If you want to bring religious dogma into any of your future comments, you will be ignored by me. After tens of thousands of words and free-market religious incantations the time has come to bring arguments made through a logical chain in which the sequence doesn't end up undermining your original premise.

      Outline or numbered format will do until you get the hang of it.

      You have a brain dude. Use it.

      P.S. Increasing productivity creates unemployment. If fewer people can make more stuff why would the private sector hire the excess workers?

      Increasing productivity increases profits by reducing the cost of labor. Reducing the cost of labor leads to fewer customers with discretionary income to spend (hint: your customers are also your workers). This creates more unemployment and thus fewer customers for the business to sell into. Cue downward spiral-race-to-the-bottom-collapse-of-the-middle-class.

      Something even you won't be able to escape from.

    • profile image

      kendonhank 4 years ago

      pjmeli,

      "The top marginal tax rate during most of that period was over 90%."

      But nobody paid that rate did they? Because the shelters were far more generous. Passive loss against ordinary income for example. Nobody works hard and takes risk to hand 90% of what they earn to the government. Only in socialist fairyland do people produce and hand the fruits of their labor to the government for redistribution.

      "Wealthy people get wealthy because they don't spend all of their income. "

      So if I make 10k per year and save most of it, I will be wealthy?

      "I don't care how much money someone makes, as long as they don't hoard it."

      That's very gracious of you, and further proof that you don't understand how wealthy people become wealthy. You cannot become wealthy from hoarding. You become wealthy from producing and investing. The amount that you hoard declines in value due to inflation.

      "What part of flow do you not get? Flow = economic activity. Spending =Income."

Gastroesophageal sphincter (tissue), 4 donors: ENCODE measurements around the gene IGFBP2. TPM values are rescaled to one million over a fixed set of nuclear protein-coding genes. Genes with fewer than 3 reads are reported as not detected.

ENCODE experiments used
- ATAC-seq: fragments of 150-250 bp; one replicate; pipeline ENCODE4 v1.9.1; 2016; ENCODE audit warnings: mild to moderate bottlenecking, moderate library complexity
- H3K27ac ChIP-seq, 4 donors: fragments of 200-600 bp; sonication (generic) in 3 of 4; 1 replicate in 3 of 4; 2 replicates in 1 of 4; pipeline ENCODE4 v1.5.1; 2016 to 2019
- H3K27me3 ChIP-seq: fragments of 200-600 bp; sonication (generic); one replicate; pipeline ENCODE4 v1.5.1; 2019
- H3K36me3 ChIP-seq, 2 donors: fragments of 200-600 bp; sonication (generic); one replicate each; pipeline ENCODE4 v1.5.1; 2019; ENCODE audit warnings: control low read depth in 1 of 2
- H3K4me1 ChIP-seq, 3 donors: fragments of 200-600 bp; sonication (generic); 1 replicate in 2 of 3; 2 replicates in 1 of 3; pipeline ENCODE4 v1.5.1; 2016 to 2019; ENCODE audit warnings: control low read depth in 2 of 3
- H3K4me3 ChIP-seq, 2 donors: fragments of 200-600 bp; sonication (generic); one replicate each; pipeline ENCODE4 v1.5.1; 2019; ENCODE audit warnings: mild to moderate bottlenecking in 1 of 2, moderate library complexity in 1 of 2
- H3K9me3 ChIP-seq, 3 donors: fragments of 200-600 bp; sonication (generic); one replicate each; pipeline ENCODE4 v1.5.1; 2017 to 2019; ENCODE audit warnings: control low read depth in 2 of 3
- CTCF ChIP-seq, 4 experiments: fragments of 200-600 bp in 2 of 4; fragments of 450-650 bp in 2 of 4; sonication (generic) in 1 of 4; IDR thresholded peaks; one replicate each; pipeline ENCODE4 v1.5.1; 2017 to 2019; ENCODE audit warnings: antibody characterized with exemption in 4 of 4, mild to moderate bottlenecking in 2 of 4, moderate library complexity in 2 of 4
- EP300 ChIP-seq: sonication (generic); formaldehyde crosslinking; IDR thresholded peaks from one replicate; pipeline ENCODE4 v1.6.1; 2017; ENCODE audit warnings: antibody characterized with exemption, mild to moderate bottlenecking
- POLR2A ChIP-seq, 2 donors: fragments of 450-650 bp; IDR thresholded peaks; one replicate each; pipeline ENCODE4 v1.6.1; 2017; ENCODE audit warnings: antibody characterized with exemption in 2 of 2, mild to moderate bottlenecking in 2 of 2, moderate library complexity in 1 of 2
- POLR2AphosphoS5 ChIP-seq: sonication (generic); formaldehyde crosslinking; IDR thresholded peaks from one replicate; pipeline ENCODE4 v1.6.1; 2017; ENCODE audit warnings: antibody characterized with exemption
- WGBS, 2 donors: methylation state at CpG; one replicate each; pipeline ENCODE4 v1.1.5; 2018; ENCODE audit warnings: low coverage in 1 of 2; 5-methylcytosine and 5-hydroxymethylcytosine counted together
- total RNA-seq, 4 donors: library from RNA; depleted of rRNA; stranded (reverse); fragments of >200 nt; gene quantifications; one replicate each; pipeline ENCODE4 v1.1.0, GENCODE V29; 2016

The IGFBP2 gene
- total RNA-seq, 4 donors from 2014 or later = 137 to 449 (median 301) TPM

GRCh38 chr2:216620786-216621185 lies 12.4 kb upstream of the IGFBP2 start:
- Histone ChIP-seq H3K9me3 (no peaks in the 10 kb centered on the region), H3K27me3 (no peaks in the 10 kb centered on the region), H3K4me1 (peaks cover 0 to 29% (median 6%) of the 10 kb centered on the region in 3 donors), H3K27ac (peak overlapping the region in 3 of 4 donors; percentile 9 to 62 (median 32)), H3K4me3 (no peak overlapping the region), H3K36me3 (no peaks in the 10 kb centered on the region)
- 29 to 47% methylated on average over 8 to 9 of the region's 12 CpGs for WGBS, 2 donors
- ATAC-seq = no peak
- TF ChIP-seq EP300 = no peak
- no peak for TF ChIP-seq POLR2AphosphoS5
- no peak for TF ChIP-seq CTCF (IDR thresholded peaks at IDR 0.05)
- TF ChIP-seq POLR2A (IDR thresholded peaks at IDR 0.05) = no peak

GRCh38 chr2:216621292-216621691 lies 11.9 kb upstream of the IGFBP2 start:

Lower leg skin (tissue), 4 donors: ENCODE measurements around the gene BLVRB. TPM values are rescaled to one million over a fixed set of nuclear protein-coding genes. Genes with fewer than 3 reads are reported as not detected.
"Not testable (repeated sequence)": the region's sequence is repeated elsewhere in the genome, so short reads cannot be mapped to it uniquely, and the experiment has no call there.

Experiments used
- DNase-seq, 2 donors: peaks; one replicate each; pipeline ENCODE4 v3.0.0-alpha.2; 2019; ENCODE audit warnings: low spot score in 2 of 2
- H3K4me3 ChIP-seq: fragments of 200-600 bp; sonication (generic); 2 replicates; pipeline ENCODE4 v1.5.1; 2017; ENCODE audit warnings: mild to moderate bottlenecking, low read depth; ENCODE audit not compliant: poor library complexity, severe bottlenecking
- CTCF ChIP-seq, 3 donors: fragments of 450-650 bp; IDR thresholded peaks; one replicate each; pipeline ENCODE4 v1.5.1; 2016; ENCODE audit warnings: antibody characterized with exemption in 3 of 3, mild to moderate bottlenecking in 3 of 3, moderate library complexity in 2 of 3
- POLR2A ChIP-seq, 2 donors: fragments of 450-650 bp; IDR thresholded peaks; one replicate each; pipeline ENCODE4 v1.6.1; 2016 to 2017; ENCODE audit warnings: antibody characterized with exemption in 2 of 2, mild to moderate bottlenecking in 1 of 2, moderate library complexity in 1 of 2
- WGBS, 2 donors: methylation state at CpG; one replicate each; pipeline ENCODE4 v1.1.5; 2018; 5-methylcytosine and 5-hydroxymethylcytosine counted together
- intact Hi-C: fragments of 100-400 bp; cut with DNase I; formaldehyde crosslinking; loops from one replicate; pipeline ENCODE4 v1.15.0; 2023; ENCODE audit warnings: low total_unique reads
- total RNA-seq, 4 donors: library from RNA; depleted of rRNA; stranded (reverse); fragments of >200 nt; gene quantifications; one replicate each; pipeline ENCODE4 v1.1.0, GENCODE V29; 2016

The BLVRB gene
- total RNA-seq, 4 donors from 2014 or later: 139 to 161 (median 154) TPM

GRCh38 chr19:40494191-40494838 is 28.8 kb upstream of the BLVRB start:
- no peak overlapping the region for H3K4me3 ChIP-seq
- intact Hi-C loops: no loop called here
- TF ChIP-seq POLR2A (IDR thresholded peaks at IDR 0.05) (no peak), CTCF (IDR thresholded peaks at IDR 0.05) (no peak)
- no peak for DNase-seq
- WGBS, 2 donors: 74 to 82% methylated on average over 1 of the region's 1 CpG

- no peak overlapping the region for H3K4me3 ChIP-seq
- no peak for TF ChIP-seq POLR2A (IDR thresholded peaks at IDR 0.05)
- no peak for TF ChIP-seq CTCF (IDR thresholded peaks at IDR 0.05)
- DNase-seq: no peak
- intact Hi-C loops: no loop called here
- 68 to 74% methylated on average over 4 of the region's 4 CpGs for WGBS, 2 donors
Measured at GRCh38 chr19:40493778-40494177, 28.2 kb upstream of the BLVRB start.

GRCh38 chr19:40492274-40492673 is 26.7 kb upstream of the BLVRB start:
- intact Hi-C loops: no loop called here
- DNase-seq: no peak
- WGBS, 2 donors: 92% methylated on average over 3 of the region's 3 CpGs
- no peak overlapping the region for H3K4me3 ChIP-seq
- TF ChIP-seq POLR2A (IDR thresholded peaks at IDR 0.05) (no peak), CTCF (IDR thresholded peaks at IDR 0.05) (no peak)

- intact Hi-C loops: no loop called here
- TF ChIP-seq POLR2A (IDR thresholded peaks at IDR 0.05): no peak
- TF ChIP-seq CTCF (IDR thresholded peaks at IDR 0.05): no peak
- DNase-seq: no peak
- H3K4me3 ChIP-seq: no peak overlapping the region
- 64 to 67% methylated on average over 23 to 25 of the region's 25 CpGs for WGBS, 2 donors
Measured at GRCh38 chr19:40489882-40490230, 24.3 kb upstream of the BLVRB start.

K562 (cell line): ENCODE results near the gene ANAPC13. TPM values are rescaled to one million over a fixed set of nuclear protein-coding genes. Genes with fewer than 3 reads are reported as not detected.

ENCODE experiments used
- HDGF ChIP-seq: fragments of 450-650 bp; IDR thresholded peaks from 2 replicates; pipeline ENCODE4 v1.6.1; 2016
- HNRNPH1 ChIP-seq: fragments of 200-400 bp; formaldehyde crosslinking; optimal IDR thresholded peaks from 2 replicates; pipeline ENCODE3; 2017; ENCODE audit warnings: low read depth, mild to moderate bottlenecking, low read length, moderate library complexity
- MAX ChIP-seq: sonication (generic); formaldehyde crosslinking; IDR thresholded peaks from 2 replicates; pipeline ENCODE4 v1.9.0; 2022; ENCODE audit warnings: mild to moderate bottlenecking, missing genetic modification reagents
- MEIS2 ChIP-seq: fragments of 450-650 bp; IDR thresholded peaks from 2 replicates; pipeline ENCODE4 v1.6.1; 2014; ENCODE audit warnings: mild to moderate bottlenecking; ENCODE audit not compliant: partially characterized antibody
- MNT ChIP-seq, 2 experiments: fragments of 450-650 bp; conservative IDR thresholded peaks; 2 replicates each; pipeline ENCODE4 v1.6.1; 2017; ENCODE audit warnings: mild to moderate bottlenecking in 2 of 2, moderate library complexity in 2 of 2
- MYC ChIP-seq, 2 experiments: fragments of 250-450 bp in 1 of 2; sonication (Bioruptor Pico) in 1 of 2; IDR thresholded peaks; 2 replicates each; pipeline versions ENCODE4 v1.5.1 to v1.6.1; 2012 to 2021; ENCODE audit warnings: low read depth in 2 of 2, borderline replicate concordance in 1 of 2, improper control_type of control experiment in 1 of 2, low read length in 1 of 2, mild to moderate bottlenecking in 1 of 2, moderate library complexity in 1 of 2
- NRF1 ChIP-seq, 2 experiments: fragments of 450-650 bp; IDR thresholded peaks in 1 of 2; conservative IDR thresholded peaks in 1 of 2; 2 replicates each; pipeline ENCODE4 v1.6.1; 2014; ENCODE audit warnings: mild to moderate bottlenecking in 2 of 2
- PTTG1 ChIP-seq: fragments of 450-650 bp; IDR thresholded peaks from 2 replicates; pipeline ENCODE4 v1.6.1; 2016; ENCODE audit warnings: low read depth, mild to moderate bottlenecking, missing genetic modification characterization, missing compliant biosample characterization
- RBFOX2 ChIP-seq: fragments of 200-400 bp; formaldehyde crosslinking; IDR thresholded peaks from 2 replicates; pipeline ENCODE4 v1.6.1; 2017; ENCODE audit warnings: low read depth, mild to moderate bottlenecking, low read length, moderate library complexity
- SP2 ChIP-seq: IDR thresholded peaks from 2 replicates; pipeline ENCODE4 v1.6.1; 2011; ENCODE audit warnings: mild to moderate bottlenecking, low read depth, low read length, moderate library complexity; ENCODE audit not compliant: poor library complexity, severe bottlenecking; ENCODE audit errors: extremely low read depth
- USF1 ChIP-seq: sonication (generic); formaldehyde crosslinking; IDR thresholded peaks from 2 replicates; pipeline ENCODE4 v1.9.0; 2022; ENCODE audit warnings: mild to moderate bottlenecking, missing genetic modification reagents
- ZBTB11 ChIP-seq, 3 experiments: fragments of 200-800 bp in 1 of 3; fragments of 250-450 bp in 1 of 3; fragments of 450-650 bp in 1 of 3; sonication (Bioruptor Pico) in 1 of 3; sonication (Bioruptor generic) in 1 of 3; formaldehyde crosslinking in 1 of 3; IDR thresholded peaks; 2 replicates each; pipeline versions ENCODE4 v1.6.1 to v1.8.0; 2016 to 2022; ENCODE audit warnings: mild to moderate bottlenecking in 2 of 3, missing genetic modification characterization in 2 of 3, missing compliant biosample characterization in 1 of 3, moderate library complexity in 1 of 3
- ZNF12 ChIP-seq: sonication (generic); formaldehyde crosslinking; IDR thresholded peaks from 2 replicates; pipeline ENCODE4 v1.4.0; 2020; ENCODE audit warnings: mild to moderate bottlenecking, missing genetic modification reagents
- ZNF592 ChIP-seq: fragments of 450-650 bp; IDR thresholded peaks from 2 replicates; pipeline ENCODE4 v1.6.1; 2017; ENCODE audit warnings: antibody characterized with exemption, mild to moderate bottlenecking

So if I just get a bunch of my friends together and pass money around the room real fast, and we will all become infinitely wealthy? Very silly. All wealth comes from production. Spending is the exchange of production. You cannot spend a dime unless you produce something of comparable value first.

      "Every major economic crisis in American and European history has been brought on us by banking interests and the very rich."

      Boom and bust are an unavoidable part of the free market. Government attempts to repeal the business cycle through bailouts, subsidies, redistribution, price controls, printing money, borrowing, welfare, make work, etc. are doomed to failure.

      "There is not nor has there ever been a free market."

      Nope, but the freest economies are the most productive. The ones with the highest taxation, redistribution, and government meddling are the poorest and least productive. That is why until recently the U.S. was the economic and new technology engine of the world.

      "The system is manipulated and the playing field tipped in their favor by the only ones capable of doing it - the holders of massive wealth and power."

      Most of the manipulation and tipping are done by government through taxation, regulation, and cronyism. In a free market, the wealthy are continually unseated by more productive, efficient, innovative upstarts. Most millionaires are first generation self made. Your ability to prosper is mainly hindered by government, not the wealthy.

    • profile image

      kendonhank 4 years ago

      "You can't expect anyone with any sense to believe that poor people (and now school-teachers) brought the entire world economy down."

      I never said that. You are being hysterical again. Boom and bust are part of the free market. Government of course contributed mightily to this one by meddling in mortgage lending and interest rates, which increased the demand for housing and created the speculative bubble.